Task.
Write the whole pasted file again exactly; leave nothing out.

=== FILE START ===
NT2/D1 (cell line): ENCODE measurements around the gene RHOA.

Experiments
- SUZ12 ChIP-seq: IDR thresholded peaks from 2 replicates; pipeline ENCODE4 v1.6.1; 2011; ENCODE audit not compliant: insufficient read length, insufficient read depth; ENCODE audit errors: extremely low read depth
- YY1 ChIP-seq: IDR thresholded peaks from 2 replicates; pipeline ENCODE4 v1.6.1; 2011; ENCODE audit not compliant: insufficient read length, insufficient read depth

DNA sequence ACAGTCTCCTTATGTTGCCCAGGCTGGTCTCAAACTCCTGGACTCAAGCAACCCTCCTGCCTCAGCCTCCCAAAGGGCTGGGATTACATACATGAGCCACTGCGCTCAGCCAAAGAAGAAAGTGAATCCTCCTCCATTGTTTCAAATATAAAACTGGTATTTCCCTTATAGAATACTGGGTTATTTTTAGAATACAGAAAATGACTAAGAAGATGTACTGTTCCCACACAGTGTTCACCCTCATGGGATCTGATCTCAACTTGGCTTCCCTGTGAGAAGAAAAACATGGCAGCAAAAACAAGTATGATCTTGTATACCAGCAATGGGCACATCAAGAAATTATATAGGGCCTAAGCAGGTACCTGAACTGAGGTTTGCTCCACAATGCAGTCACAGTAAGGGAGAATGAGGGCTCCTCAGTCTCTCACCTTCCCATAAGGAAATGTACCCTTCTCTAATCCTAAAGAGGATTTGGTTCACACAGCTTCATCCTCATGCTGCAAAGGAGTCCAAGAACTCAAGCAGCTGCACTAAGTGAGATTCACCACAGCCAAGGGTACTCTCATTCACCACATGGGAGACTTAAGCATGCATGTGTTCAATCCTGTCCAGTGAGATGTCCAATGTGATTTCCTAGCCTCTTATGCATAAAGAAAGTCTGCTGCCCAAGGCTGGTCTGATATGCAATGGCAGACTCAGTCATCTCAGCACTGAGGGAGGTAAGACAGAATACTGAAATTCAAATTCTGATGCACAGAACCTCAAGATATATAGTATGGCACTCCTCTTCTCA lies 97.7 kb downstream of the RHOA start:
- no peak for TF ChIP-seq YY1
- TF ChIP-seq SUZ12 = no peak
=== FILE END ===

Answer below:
NT2/D1 (cell line): ENCODE measurements around the gene RHOA.

Experiments
- SUZ12 ChIP-seq: IDR thresholded peaks from 2 replicates; pipeline ENCODE4 v1.6.1; 2011; ENCODE audit not compliant: insufficient read length, insufficient read depth; ENCODE audit errors: extremely low read depth
- YY1 ChIP-seq: IDR thresholded peaks from 2 replicates; pipeline ENCODE4 v1.6.1; 2011; ENCODE audit not compliant: insufficient read length, insufficient read depth

DNA sequence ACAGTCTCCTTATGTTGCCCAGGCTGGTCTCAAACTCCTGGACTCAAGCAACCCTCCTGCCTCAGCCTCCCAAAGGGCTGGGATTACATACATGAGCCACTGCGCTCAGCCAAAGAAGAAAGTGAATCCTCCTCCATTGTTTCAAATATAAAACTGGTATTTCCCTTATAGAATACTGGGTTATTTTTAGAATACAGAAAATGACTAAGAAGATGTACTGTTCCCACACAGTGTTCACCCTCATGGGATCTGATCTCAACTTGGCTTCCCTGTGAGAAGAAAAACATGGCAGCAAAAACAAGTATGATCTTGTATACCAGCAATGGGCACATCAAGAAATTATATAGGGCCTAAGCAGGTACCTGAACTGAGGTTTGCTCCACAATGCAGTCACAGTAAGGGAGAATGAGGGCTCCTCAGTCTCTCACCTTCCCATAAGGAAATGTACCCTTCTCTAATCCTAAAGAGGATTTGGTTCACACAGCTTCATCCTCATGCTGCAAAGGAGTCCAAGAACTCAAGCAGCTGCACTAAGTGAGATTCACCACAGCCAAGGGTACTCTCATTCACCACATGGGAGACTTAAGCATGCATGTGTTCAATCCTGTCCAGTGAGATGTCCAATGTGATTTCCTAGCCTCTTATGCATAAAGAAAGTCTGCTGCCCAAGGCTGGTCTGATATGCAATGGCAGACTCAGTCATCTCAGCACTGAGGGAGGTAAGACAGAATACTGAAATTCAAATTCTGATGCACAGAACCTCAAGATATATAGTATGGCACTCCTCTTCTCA lies 97.7 kb downstream of the RHOA start:
- no peak for TF ChIP-seq YY1
- TF ChIP-seq SUZ12 = no peak